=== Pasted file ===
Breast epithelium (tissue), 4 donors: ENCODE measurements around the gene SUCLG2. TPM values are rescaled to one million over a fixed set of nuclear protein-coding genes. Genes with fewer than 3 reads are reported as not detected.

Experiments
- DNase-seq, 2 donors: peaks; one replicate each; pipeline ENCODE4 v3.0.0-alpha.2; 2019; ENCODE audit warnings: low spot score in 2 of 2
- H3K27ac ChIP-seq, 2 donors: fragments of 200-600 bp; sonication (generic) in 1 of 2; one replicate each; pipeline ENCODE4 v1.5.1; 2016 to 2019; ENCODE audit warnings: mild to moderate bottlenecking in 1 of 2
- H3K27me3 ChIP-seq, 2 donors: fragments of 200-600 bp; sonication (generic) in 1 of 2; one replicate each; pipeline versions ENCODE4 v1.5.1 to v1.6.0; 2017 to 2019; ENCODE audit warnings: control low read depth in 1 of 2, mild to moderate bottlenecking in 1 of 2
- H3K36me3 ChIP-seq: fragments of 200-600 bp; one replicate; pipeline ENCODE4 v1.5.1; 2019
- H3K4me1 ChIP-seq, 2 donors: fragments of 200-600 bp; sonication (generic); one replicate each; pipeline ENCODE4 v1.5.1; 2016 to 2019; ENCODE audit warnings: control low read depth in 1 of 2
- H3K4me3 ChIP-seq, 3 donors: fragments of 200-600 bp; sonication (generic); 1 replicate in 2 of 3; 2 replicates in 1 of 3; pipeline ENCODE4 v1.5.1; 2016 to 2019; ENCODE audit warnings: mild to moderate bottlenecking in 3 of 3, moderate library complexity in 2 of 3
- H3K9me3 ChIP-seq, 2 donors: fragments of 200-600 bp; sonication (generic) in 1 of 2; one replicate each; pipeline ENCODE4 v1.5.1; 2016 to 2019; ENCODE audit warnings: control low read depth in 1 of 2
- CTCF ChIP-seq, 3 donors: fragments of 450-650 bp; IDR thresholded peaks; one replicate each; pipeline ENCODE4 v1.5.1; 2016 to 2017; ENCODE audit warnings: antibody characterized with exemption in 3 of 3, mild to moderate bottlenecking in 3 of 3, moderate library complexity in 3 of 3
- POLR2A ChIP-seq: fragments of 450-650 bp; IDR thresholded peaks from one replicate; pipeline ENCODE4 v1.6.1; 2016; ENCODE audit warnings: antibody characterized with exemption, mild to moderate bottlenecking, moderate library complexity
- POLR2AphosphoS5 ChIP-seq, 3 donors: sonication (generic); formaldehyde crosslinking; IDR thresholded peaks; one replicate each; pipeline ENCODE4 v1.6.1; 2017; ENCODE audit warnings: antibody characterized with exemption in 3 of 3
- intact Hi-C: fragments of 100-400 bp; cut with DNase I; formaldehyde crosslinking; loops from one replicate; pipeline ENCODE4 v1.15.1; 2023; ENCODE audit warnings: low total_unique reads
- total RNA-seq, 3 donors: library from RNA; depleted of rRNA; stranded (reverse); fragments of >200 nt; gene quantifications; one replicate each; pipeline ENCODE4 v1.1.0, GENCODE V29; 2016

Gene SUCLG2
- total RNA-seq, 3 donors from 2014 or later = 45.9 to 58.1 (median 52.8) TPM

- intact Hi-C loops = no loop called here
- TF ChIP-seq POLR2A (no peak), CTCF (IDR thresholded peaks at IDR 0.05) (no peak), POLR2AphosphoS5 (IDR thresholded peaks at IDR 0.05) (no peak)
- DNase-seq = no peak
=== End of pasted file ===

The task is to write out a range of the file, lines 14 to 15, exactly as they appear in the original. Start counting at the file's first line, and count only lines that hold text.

- total RNA-seq, 3 donors: library from RNA; depleted of rRNA; stranded (reverse); fragments of >200 nt; gene quantifications; one replicate each; pipeline ENCODE4 v1.1.0, GENCODE V29; 2016

Gene SUCLG2